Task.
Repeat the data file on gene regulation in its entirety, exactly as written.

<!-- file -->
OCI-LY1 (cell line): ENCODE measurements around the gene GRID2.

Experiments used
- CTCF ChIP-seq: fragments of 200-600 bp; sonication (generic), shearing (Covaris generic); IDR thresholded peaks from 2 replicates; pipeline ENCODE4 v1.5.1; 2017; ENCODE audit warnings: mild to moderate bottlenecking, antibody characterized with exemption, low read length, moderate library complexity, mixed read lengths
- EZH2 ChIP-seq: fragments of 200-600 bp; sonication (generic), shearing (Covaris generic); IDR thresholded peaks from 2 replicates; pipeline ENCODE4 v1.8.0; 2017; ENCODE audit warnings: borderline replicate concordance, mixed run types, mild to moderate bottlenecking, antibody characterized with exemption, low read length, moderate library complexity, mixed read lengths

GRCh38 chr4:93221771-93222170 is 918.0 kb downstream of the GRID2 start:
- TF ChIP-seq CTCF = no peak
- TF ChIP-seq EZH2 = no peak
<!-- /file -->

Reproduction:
OCI-LY1 (cell line): ENCODE measurements around the gene GRID2.

Experiments used
- CTCF ChIP-seq: fragments of 200-600 bp; sonication (generic), shearing (Covaris generic); IDR thresholded peaks from 2 replicates; pipeline ENCODE4 v1.5.1; 2017; ENCODE audit warnings: mild to moderate bottlenecking, antibody characterized with exemption, low read length, moderate library complexity, mixed read lengths
- EZH2 ChIP-seq: fragments of 200-600 bp; sonication (generic), shearing (Covaris generic); IDR thresholded peaks from 2 replicates; pipeline ENCODE4 v1.8.0; 2017; ENCODE audit warnings: borderline replicate concordance, mixed run types, mild to moderate bottlenecking, antibody characterized with exemption, low read length, moderate library complexity, mixed read lengths

GRCh38 chr4:93221771-93222170 is 918.0 kb downstream of the GRID2 start:
- TF ChIP-seq CTCF = no peak
- TF ChIP-seq EZH2 = no peak